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Deadliest Mushroom In The World Growing Throughout B.C.

Amanita phalloides mushroom

Photo: David A. Hofmann / Flickr

Amanita phalloides, also known as “death cap” mushrooms are some of the deadliest mushrooms in the world and have been subtly growing in British Columbia for the past 19 years.

While it looks just like any other mushroom, the death cap is highly dangerous and responsible for a reported 90 per cent of fatal mushroom poisonings around the world.

In B.C., it was first discovered in Mission in 1997, and then emerged in Victoria in 1998, followed by Vancouver ten years later in 2008.

Today, amanita phalloides can be found growing in urban areas of the South Coast and was responsible for hospitalizing a Victoria resident earlier this week 12 hours after ingestion.

According to researchers, initial symptoms are gastro-intenstinal, which includes diarrhea and vomiting. Within 15 hours, toxins from the mushroom move throughout the body and attack the kidney, liver, and other organs.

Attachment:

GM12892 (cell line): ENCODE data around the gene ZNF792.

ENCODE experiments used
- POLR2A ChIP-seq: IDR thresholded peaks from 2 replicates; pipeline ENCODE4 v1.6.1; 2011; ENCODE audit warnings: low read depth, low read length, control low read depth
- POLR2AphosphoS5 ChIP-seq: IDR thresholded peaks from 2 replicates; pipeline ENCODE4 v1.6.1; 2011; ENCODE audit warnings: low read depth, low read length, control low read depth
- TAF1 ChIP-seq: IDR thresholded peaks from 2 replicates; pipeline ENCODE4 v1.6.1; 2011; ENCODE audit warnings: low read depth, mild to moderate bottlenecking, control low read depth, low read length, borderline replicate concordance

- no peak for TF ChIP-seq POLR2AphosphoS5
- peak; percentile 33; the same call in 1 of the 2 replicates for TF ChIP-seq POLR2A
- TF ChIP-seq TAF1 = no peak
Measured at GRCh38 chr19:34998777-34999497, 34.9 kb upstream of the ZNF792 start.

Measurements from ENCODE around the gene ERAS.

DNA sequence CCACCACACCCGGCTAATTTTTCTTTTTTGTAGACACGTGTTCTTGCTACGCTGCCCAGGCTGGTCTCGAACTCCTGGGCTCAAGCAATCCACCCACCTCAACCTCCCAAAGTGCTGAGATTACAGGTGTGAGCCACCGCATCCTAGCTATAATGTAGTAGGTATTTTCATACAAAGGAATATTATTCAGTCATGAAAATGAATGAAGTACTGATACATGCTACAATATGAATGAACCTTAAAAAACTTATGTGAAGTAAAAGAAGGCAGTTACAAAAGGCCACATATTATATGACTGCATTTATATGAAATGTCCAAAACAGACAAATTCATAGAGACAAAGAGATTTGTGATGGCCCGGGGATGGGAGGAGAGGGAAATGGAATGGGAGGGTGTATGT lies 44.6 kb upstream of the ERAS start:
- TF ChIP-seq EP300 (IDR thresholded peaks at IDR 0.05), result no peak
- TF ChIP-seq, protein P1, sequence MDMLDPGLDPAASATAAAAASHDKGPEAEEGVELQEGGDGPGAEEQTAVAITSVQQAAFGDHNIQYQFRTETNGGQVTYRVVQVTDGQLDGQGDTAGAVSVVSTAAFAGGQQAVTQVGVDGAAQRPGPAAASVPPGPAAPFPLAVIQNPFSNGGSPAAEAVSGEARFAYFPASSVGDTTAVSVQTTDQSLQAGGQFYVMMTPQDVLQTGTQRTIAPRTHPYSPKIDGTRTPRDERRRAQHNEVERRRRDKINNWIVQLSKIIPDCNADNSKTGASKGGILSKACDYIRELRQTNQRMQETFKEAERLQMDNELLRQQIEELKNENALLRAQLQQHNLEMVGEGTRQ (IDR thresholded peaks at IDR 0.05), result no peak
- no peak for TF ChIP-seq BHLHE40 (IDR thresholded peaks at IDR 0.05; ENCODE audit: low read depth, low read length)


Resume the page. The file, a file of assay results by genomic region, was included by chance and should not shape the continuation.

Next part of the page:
If untreated, patients may be forced to get a liver transplant in order to save their life.

A batch of 12 mushrooms alone are poisonous enough to kill 16 people. Household pets including dogs also face harm if they ingest the mushroom.

Amanita phalloides mushroom
Photo: Ran-DL / Flickr

Death caps come in all shapes and sizes, but have some unique features that people should be aware about. This includes:

  • Stem is often white, light yellow, or olive-green
  • Stem’s base has a cup-like structure (known as a volva).
  • Cap is round when the mushroom is young, but flattens as the mushroom matures and develops a wave-like edge.
  • Cap may be sticky and slippery to touch
  • Often found with white gills underneath the cap
  • Known to subtly smell similar to rose petals

Despite the fact it was first discovered in British Columbia in 1997, it’s believed to have been around for decades before that within imported trees from Europe.

Currently, researchers are actively searching the province for more potential locations suitable for amanita phalloides to grow.

Though the deathcaps are continuing to grow in B.C. at a concerning rate, they have yet to claim a life in the province.

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